Two RCT’s from the United States examined the effects of a yoga intervention on 59 patients (42.5-52.6% female, median age 52.8 years) with chronic heart failure. The 2 studies included predominantly African American (95%) participants (2.5% Caucasian and 2.5% Asian).
Both of these studies included Hatha yoga interventions of 60-70 minutes in duration, twice per week over 8 or 8-10 weeks (total 16 sessions). The yoga groups and no-intervention control group participants continued to receive “standard medical care” in both studies.
Results for both studies suggested significant group differences in exercise time and maximum oxygen consumption (V02 max: a measure of aerobic fitness). No significant differences in mortality or quality of life were detected, and neither study indicated any adverse events in the yoga group.
Yoga and Cardiac Dysrhythmia
Cardiac dysrhythmias refer to heartbeats that are irregular (arrhythmia), too fast (tachycardia) or too slow (bradycardia). They are caused by anomalies in electrical conduction in the heart.
One RCT conducted in the US examined the effects of a yoga intervention on 55 individuals (12.7% female, 92.7% Caucasian, mean age of 66.3 years), who had received an implantable cardioversion defibrillator for life-threatening arrhythmia.
Yoga group participants attended 8, weekly, 80-minute sessions that included yoga postures, breathing exercises, relaxation and meditation. The yoga and treatment as usual control groups also received “standard medical care” during the intervention.
Yoga group participants reported fewer nonfatal “device-treated ventricular events” compared to controls as well as lower reported shock anxiety at the end of the study.
More Research is Needed on Benefits of Yoga As Heart Disease Therapy
Authors of this systematic review conclude that there is “low” to “very low” evidence of yoga’s effectiveness for reducing cardiac events, mortality and modifiable cardiac risk factors, or increasing exercise capacity or health-related quality of life. “It should be noted that while the quality of evidence was generally graded low or very low, this should not be misinterpreted as absence of evidence,” caution the authors. “Low and very low evidence simply mean that further research is likely to have an important impact on the confidence in the results,” they conclude.
As is true for a great deal of yoga research, we are in the formative stages of understanding what works for whom and under what conditions. Further comprehensive and methodologically rigorous studies with sufficient sample sizes, randomization of participants, and adequately blind outcome assessments are needed to strengthen the evidence for yoga technologies as an ancillary treatment of symptoms for those with chronic heart conditions.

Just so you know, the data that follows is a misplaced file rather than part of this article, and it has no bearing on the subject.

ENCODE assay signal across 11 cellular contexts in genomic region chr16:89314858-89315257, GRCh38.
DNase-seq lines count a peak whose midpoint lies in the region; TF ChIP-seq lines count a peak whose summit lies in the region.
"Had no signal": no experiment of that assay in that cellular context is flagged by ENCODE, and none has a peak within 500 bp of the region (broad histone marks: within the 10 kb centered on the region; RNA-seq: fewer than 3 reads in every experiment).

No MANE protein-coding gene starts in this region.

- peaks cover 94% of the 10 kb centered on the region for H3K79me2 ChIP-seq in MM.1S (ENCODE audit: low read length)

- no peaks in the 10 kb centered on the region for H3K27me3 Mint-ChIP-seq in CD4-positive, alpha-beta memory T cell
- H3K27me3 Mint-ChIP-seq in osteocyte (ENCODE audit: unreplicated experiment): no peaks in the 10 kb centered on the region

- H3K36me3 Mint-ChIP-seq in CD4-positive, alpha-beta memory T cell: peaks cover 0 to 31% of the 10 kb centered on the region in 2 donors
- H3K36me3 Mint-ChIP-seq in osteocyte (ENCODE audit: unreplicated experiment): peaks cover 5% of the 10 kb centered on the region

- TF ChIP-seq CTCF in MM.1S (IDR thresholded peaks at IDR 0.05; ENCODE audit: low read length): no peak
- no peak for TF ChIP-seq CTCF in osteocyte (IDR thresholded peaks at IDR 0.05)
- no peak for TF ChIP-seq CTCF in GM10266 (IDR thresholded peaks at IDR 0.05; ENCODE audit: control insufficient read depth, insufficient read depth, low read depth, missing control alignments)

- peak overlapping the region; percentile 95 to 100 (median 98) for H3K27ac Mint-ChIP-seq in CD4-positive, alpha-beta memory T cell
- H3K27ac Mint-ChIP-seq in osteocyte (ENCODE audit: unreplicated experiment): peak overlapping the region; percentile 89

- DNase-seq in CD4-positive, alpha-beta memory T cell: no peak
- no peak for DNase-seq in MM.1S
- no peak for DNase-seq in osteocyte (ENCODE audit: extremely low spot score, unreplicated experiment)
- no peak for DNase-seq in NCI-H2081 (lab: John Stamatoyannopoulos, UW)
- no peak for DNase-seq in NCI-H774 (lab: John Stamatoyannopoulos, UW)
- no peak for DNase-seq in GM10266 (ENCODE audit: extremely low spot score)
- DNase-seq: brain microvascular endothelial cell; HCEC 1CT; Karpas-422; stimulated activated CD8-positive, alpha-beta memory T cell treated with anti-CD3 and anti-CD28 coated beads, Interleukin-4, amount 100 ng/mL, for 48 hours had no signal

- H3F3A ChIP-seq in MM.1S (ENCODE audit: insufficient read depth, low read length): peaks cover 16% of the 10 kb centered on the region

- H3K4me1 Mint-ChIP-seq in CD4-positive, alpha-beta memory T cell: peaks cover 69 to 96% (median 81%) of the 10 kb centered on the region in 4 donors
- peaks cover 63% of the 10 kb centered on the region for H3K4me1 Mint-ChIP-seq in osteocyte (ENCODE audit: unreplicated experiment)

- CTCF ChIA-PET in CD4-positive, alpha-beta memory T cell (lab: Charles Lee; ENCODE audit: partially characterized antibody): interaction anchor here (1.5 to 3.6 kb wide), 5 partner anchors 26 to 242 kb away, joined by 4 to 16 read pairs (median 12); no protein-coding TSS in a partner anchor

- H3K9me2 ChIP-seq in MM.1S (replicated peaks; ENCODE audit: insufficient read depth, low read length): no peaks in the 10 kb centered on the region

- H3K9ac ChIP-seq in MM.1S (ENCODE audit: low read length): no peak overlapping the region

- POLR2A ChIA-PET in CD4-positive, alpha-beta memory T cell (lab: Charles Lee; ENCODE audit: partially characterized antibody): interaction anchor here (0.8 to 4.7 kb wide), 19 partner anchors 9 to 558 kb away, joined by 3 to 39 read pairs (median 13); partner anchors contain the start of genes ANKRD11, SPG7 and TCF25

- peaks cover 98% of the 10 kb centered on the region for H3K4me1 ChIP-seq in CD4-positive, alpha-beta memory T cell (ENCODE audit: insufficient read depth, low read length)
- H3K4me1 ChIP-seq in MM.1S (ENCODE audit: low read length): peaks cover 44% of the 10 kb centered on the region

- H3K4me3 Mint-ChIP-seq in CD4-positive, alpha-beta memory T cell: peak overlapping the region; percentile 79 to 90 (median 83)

B Grace Bullock, PhD, E-RYT 500, is the Founding Director of the International Science & Education Alliance, a firm that provides strategic planning, research consultation and assessment design to support the empirically rigorous evaluation and sustainable implementation of programs in education, leadership, health and human services. Grace is an intervention scientist, psychologist, yoga educator and author who has worked extensively in integrated behavioral health settings. Her research, clinical practice, teaching and writing emphasize the incorporation of empirically supported psychotherapy with yoga therapy and mindfulness practices to relieve the symptoms of stress, trauma, anxiety, depression and other psychological illnesses, and to promote healthy relationships. She is Faculty at the Integrated Health Yoga Therapy therapist training program, and Professor of Yoga & Neuroscience at the Taksha University School of Integrative Medicine. Grace is the former Editor in Chief of the International Journal of Yoga Therapy and recipient of a Francisco J. Varela Research Award from the Mind & Life Institute. For more information contact Grace at email@example.com or see http://isaeaorg.wix.com/isaea and http://www.mind-bodytherapy.com.